TiDB: A Raft based HTAP database (Paper notes)

TiDB is an interesting new database, and PingCAP is the company driving most of its development. Recently I read the paper written about it, titled TiDB: A Raft based HTAP database, partly due to my interest in its Rust-based TiKV component. I found the paper to be comprehensive and well written. Below is my bullet points style summary of it.


  • Ti = Titanium. HTAP = Hybrid Transactional and Analytical Processing

  • A unified system that supports both Transactional Processing (TP) and Analytical Processing (AP) workloads, albeit with separate storage layers (TiKV, TiFlash). Having a single system simplifies development and ops.

  • High level architecture of TiDB (PD = Placement Driver)
    TiDB Architecture Diagram - High Level
  • For TP, there are multiple Raft groups that write into RocksDB. This ensures High Availability. 

  • Each Raft group handles one range partition of a table’s key space (called Region).

  • For AP, the above Raft groups have a learner node (innovation) which helps replicate data into a column store, asynchronously and quickly.

  • Challenges in HTAP: i) providing fresh data on AP, and ii) preventing AP and TP workloads from interfering with each other. The design addresses these specific challenges, and the performance evaluation section measures the results.

  • The SQL engine may use both the stores in tandem to satisfy queries!

  • A more detailed architecture diagram:
    TiDB Architecture - Detailed

Transaction Processing

  • TiKV
    • This is the TP storage layer. Consists of multiple Raft groups, each handling one range partition of the key space (called Region). Data store is RocksDB. Row key for RocksDB is concat(table id, row id).

    • Supports 2 Phase Commit, implemented based on Google’s Percolator model of incremental processing. Explained in more detail here.

    • Optimizations:
      • Between Raft leader and followers
        • Concurrency and parallelism are added as described below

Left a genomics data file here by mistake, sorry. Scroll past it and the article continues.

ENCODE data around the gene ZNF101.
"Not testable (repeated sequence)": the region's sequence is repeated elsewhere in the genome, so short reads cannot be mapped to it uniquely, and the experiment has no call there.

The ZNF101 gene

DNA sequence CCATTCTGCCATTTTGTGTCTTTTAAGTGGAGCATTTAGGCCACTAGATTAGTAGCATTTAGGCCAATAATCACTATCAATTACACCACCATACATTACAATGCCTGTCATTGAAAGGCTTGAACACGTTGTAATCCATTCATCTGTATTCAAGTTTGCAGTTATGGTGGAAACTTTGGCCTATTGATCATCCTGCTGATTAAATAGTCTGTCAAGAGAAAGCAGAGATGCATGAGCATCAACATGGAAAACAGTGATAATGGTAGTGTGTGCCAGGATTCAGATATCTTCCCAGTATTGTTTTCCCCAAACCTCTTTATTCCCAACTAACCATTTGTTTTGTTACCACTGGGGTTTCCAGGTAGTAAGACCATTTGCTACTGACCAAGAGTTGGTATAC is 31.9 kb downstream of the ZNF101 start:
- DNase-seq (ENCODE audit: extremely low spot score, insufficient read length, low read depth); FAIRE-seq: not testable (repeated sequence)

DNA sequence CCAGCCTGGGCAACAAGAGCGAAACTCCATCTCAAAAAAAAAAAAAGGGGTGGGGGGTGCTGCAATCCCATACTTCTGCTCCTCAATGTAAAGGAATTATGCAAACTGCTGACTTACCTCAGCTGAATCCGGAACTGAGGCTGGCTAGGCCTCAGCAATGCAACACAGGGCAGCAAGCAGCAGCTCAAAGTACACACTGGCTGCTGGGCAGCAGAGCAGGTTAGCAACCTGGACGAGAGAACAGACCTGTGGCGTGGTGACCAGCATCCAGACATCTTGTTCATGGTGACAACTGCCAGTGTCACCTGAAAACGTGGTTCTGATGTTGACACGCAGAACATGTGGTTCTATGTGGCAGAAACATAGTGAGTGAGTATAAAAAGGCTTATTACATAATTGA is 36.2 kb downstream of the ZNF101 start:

• Leader continues to accept new client requests and committing to log before applying previous requests

          • Leader sends client reqs to followers parallelly when it’s committing them, and also batches them up (not sending one req per message)

          • If error when applying requests on leader or getting quorum, then client is informed and the log is replayed as necessary.

      • Between Raft leader and clients
        • Optimize reads by avoiding the canonical dummy write + quorum consensus using 3 techniques hinted at in the Raft paper (Section 8): Lease index, Lease Read and Follower Read.

      • Decongest servers with too many hot Regions and spread the load

      • Based on observed workloads, PD can merge small Regions (to reduce metadata traffic overhead) or split large Regions that have heavy traffic.

  • PD (Placement Driver): Stores and updates Region metadata. It is also the timestamp oracle (timestamps are used as txnids). PD has no separate persistent state.

Analytical Processing

  • TiFlash
    • The AP storage layer. A column store. Consists of a Raft learner to obtain the logs from the TP side. Only non-rollbacked row change entries are selected, buffered up to reach a certain size/time interval and then converted into columnar format and persisted.

    • Translation to column format needs schema awareness, so a schema sync module in the Raft learner fetches schema from TiKV either periodically or on demand.

    • They’ve created DeltaTree, a new approach to syncing records from the Raft logs to column format. This ensures that logs can be processed at a high throughput.

Hybrid Transaction and Analytical Processing

  • SQL engine is based on the (Google) Percolator model for incremental processing. There is both a rule based and a cost based optimizer.

  • TP
    • Txns are a joint work of TiKV, SQL Engine and Placement Driver
    • ACID with Snapshot Isolation,Repeatable Read and Read Committed modes
    • Optimistic and Pessimistic Txns

  • AP
    • A rich rule based optimizer, and a cost-based optimizer. Co-processor which executes some aspects of the query within the storage layer without involving the SQL engine
    • TiSpark – supports Spark APIs on top of TiDB. Arch diagram below:
      TiDB to TiSpark interaction

  • Isolating TP and AP
    • TiKV and TiFlash are kept on different physical servers
    • But a given query might use either, depending on what kind of access the query needs (row scan or index scan => TiKV, column scan => TiFlash)

The paper also has a fairly detailed performance evaluation section, which I have not summarized above. I encourage you to take a look at the paper itself for that.

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